Copyright, Music, My Stories, Piracy

Cassette Copying Incorporated

Copying of music has always been there. People once upon a time used to listen to the radio and record songs from it. People used to record video clips from TV music stations. People would make a copy of an LP from their friend or a family member. Hell, we would make copies of a copied album and so forth. In other words, the music industry grew because of copying.

So if we used the buzzword of the modern era, piracy was rampant back in the 80’s. Most of my music collection during that period was made up of music taped onto blank cassettes. Every time I visited my older cousin, I was armed with blank cassettes and proceeded to copy albums that he had purchased. I was not alone in doing this, nor was I the first. Most of the music from the seventies that was passed down to me by my brothers was in the same format (blank cassettes that got filled with music).

You know that peak year of sales for the recording business in 1998. Well there is research out there which suggests it was due to two reasons. One reason was people replacing their vinyl collections with CD’s and the other reason is the people who had music on blank cassettes in the 80’s finally having enough disposable income to buy their favourites on CD.

I fit into both reasons because in the 90’s, I purchased every album I had on dubbed cassettes on CD. I re-purchased every LP I had on CD. I went to second hand record shops and purchased LP’s from the Eighties and Seventies very cheap. I was not the only one that did the above.

All of this copying allowed bands to have fans. And fans are not people who just spend money on something because they are a fan. Fans are people who enjoy a particular product. Some fans pay for that product early on while others pay for it later on. Some don’t pay at all. If it wasn’t for cassette copying, I never would have heard the full length albums of bands that didn’t do the rounds on MTV. I never would have heard “Master Of Puppets” from Metallica. After hearing it, “…And Justice For All” was a purchase on release day. It was many years later that an original copy of “Master Of Puppets” came into my collection.

Funny thing, my brothers had a friend with a nickname “Greeny”. He got that nickname because he was a tight arse and even though in Australia we don’t call money “green”, my brothers saw a movie that used the word “Green” as an analogy for money, so Greeny got his nickname.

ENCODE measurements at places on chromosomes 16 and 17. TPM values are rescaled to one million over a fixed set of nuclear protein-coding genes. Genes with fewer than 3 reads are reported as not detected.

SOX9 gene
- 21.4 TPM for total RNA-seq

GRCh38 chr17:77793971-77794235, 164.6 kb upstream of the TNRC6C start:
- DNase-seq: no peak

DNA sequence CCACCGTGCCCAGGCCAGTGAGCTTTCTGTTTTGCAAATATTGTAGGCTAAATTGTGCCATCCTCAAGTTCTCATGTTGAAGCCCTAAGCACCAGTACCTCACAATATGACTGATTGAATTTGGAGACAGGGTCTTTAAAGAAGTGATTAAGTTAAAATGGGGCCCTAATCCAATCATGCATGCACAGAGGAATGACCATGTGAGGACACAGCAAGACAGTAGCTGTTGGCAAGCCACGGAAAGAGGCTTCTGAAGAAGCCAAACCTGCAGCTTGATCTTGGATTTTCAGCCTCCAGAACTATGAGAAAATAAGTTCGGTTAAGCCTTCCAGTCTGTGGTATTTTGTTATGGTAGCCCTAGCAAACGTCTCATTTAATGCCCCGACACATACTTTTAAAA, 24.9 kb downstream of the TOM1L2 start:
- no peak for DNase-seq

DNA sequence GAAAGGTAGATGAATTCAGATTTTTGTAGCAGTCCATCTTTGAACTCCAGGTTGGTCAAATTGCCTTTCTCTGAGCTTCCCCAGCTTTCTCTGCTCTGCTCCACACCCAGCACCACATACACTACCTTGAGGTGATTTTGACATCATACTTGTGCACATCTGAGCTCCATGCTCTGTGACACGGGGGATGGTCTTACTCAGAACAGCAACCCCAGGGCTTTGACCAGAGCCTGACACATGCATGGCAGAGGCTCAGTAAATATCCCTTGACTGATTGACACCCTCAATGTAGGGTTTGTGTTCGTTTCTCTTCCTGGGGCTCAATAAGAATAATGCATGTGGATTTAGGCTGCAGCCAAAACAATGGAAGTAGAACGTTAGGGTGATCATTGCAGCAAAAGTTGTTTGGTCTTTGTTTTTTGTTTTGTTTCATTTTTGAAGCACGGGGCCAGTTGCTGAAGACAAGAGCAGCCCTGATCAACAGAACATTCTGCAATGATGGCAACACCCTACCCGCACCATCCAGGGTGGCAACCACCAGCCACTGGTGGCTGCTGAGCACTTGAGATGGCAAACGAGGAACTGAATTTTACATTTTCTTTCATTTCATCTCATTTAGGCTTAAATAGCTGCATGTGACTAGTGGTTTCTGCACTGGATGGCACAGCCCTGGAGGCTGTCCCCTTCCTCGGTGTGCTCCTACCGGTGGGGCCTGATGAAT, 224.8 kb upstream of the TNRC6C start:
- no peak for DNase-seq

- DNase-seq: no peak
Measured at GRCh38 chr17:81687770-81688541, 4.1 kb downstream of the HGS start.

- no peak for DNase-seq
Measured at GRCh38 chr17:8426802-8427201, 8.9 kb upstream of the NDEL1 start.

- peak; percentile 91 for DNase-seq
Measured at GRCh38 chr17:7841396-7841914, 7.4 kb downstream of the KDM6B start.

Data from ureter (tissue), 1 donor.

Now Greeny, would always purchase metal and rock music. It was in his car stereo, I heard Kix “Blow My Fuse”, Bonfire “Fireworks”, Night Ranger “Midnight Madness”, Leatherwolf “Street Ready” and so many more. I always asked to borrow a cassette and make a copy of it, or i asked if he could make a copy of it for me.

And Greeny always said no. He always said, why should he pay $15 for the album, while I paid $10 for three blank 90 cassettes and dubbed six albums from him. So I had to resort to a different strategy. My five fingers would stealthy move and take the cassette from his car, without him knowing. I knew that I had a small time window to dub it before he found out so I would use the high speed dubbing on my stereo to copy it.

When Greeny found out a tape was missing he was always storming over to get his cassette back. In time and before I left the car with my bros he would do a stock take of his collection, so my borrowing days were over. But from borrowing and copying (which the labels call stealing and piracy today), I never would have become the fan of music I am and I probably would have had four houses paid off, instead of having a tonne of grey concert shirts, ticket stubs and a wall to wall record collection.

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